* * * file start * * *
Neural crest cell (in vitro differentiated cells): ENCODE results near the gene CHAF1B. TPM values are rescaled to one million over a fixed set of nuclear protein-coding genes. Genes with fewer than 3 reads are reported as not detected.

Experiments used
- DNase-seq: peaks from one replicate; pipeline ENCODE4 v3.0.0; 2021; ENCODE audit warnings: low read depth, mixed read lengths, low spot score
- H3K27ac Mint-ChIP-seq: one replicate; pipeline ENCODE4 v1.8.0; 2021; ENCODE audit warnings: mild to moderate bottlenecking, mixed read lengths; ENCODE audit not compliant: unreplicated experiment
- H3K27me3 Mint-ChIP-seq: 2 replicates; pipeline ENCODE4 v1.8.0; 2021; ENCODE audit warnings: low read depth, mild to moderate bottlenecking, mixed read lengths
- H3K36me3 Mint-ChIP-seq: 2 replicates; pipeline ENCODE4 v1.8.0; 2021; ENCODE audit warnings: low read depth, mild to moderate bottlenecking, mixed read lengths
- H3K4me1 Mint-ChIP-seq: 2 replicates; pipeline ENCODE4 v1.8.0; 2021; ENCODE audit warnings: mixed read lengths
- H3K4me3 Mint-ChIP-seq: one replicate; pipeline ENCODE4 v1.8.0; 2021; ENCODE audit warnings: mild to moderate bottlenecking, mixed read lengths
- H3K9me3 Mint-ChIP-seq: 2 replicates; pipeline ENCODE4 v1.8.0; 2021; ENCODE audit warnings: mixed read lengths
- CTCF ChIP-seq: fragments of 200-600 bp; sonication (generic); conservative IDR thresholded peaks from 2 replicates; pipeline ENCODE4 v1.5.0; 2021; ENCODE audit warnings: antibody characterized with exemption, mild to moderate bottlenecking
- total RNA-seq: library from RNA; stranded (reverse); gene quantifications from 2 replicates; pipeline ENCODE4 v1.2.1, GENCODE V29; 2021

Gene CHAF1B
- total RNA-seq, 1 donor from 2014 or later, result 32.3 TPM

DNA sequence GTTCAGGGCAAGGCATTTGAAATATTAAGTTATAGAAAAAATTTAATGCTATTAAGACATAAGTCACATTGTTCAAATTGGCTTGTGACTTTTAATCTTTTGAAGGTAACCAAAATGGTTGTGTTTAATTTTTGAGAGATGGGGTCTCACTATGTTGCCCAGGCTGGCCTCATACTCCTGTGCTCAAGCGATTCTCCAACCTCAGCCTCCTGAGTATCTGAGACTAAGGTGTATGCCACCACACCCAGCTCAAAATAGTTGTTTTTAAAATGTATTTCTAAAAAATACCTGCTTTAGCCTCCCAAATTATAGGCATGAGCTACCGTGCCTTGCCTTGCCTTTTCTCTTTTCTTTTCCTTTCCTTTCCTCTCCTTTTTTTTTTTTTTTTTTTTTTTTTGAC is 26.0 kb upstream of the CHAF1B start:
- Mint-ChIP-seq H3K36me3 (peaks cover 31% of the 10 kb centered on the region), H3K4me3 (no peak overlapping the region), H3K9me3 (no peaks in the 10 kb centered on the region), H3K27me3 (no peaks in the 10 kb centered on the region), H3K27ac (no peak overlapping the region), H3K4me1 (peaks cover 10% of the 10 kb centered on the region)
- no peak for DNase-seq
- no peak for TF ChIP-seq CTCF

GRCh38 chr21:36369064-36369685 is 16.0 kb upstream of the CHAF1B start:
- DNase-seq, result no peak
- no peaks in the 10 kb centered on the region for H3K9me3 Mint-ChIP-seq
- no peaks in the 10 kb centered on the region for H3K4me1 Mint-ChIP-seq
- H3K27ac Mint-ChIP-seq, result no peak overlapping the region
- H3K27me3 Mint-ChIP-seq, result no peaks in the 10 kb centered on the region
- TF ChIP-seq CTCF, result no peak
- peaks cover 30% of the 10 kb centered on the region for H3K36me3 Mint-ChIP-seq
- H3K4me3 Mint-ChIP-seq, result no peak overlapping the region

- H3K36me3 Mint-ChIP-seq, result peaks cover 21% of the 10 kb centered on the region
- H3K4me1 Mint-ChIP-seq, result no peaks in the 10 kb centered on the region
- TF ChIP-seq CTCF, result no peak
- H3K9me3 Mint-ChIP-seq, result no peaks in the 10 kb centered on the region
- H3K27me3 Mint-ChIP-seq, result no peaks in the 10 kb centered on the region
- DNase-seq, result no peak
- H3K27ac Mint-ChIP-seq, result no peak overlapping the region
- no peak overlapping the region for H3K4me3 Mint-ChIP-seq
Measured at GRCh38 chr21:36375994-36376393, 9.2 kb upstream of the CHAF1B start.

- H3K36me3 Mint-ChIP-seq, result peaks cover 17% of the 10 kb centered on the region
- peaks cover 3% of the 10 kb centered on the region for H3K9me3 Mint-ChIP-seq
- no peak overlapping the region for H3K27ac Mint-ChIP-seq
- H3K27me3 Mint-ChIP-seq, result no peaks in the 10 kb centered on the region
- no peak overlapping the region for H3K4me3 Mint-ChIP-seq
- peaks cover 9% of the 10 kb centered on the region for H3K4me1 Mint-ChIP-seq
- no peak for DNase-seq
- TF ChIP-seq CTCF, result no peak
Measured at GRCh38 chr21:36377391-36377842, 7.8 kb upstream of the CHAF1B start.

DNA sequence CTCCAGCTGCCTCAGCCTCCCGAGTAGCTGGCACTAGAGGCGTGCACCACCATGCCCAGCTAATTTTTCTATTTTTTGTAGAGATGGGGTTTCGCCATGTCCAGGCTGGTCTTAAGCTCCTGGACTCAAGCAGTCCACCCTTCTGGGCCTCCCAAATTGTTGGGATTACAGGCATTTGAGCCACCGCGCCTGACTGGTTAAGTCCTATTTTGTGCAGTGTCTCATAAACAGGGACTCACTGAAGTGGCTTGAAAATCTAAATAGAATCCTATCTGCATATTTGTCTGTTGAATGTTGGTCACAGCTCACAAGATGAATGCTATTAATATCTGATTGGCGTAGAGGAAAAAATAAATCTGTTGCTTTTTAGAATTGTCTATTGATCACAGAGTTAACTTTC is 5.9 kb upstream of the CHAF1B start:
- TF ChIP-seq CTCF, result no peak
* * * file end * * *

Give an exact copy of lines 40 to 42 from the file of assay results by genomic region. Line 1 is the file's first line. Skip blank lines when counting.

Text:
- no peak overlapping the region for H3K4me3 Mint-ChIP-seq
- peaks cover 9% of the 10 kb centered on the region for H3K4me1 Mint-ChIP-seq
- no peak for DNase-seq